November 21, 2017

The Advocate's Toolbox

Penguin and First Book Team Up in Red Mitten Campaign

Penguin Young Readers is celebrating Ezra Jack Keats’s 100th birthday with the Red Mitten Campaign, a collaboration between the publishing company and the advocacy organization First Book. Andrea Davis Pinkney’s A Poem for Peter, along with a pair of mittens, will be donated to a child in need for every copy of the book sold between now and December 31.

poemforpeter_jkt_finalA Poem for Peter tells the story of young Ezra’s struggle as the son of a poor immigrant family to follow his dreams of becoming an artist. The book, aimed at kids ages seven to 10, also imagines the life of the little boy who inspired Keats to create one of the most endearing characters in modern-day kid lit—Peter of The Snowy Day (and six more of Keats’s works). The 1963 Caldecott winner was one of the first picture books to feature an African-American child as its protagonist.

We felt that by sharing a piece of Peter’s snowy day gear with thousands of children nationwide, we’d help bring awareness to Keats, while also helping to warm hands with mittens and minds with books this winter,” says Jed Bennett, the marketing director for Penguin Young Readers.

Pinkney’s 60-page picture book is also a natural fit with First Book’s project, Stories for All, says Chandler Arnold, the chief operating officer of the 24-year-old organization. “It’s a book that addresses some tough topics that the kids we serve are wrestling with, like poverty and discrimination. But it’s also a story of hope and opportunity and equality, whether you’re Jewish like Ezra or African American like Peter or from any other kind of family. I think it’s a universal story that any child can relate to,” he notes.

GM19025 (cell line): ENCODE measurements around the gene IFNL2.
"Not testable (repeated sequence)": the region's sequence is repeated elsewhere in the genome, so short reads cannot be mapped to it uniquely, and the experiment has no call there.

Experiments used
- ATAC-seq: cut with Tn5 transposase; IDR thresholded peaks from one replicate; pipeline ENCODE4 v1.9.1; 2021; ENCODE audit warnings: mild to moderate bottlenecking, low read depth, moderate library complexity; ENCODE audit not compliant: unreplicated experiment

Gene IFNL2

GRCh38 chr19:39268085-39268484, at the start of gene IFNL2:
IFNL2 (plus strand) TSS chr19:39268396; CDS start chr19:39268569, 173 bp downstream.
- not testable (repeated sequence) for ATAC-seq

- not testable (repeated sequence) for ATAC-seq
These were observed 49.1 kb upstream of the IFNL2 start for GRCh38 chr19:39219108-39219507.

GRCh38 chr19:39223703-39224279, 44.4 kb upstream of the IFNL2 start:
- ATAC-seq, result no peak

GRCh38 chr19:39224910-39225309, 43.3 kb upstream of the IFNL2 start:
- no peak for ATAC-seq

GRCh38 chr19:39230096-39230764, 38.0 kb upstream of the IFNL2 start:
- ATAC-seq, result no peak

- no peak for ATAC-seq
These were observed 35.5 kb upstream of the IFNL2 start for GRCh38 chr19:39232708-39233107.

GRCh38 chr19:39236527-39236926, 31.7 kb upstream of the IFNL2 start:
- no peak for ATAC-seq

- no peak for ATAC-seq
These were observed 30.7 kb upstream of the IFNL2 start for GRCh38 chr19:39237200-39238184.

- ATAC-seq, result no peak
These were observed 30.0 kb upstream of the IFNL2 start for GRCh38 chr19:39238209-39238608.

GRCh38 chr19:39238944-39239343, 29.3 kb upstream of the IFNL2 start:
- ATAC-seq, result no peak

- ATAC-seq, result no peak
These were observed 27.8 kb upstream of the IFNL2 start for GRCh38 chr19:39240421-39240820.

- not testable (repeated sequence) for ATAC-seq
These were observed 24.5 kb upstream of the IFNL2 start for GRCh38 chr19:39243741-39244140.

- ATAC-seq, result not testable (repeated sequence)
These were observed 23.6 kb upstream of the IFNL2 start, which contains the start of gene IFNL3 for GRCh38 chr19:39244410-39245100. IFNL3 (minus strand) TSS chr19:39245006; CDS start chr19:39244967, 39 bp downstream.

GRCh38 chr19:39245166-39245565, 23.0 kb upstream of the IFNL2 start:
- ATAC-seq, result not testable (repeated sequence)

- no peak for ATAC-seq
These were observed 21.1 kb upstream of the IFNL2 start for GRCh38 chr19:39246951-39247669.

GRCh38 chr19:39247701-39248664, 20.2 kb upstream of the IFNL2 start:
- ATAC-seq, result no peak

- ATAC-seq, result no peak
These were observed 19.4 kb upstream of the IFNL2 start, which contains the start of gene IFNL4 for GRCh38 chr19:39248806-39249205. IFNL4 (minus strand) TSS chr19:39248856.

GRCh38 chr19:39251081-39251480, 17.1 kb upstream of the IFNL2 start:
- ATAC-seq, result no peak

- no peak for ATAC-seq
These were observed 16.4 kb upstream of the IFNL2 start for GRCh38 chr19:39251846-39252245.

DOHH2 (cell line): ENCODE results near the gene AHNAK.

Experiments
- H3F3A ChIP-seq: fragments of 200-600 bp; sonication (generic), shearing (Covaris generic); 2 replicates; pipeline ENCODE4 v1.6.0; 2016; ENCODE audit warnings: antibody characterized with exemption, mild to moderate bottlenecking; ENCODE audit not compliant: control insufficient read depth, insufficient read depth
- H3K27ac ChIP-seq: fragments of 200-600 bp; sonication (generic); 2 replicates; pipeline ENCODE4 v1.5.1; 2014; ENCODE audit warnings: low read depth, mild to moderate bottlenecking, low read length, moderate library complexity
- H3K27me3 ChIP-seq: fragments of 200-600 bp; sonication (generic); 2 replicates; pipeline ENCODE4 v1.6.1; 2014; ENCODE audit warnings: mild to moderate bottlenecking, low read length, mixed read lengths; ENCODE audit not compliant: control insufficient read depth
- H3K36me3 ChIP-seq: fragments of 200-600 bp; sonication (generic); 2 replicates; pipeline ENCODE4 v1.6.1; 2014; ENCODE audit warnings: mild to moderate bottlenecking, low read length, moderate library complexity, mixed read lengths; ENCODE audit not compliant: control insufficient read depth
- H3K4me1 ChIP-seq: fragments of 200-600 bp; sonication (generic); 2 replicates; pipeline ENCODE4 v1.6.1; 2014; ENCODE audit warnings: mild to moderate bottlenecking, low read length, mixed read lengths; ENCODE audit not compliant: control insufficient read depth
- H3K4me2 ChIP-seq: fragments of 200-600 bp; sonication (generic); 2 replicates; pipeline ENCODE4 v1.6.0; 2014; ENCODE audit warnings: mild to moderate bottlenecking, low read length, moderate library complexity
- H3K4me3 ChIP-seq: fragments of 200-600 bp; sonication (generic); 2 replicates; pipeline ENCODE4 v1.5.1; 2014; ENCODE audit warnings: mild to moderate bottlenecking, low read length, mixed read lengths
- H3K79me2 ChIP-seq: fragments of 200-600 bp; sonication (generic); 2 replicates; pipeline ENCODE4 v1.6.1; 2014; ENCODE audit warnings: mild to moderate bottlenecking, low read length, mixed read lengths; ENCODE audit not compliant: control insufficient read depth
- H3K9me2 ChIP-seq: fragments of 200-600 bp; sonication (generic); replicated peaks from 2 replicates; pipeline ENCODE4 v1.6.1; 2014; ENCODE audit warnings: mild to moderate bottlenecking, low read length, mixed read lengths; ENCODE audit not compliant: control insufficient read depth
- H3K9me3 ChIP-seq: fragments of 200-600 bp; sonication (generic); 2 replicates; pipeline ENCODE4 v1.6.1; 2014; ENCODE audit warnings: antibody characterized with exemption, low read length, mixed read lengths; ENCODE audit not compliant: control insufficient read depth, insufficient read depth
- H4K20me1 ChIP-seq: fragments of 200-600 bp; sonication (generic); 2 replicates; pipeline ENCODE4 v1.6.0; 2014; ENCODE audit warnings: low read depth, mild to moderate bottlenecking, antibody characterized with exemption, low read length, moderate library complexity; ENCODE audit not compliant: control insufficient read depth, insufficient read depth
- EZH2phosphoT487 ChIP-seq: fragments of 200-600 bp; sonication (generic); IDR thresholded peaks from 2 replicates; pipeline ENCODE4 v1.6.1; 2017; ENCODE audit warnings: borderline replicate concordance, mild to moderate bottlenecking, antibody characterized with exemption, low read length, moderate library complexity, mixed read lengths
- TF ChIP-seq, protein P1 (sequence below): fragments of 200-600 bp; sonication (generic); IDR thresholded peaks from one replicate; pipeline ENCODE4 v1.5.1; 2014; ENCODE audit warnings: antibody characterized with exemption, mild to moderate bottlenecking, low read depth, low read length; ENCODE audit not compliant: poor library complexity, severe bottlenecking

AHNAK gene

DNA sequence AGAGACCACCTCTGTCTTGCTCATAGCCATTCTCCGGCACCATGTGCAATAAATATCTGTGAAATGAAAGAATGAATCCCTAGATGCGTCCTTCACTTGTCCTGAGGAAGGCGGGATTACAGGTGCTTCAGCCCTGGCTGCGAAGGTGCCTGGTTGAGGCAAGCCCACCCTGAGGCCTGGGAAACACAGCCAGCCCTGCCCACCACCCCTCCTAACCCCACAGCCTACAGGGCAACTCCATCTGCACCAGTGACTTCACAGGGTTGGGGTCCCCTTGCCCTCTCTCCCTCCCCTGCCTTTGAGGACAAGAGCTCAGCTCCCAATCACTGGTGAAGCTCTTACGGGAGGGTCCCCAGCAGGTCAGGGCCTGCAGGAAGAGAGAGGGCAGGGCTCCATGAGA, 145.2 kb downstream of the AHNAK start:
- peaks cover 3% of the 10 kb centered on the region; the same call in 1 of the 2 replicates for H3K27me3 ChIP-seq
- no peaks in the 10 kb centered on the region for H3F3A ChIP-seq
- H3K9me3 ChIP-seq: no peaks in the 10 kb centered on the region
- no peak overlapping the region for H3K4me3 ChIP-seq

Pinckney signs copies of A Poem for Peter at the book's launch event.

Andrea Davis Pinkney signs copies of A Poem for Peter at the book’s launch event.

Shortly after the New Year, Bennett and his team will tally up the number of books sold and ship up to 5,000 pairs of red mittens and books to First Book. Then the nonprofit will spread the word via social media and email to tap into its nationwide network of programs that serve kids in need, reaching children through libraries, aftercare programs, and homeless shelters.

Librarians who aren’t already part of the First Book network can sign up for free. “It’s a great first step to get connected to this initiative and to all the other things that we do,” Arnold notes, adding that First Book will distribute 15 million books in the coming year.

Pinkney Davis getting into the spirit of the book.

Pinkney getting into the spirit of the book.

As to how mittens fit into First Book’s mission to make sure all children have equal opportunities to high-quality education, Arnold explained. “We know that part of helping kids succeed at school is to give them access to wonderful books and stories. But we also know that there is a range of other things that stop kids from achieving that equal education. We have survey data that shows absenteeism really skyrockets during the winter because kids might not have winter clothes, and parents keep them home instead of sending them out in the cold to wait for the school bus. That’s why we not only offer books but warm winter coats—and these wonderful mittens are a great complement to that.”

Both Bennett and Arnold expect the books and mittens to be in (and on!) kids’ hands by the end of January. More information can be found at Penguin Kids on Facebook and Twitter.

 

 

 

 

 

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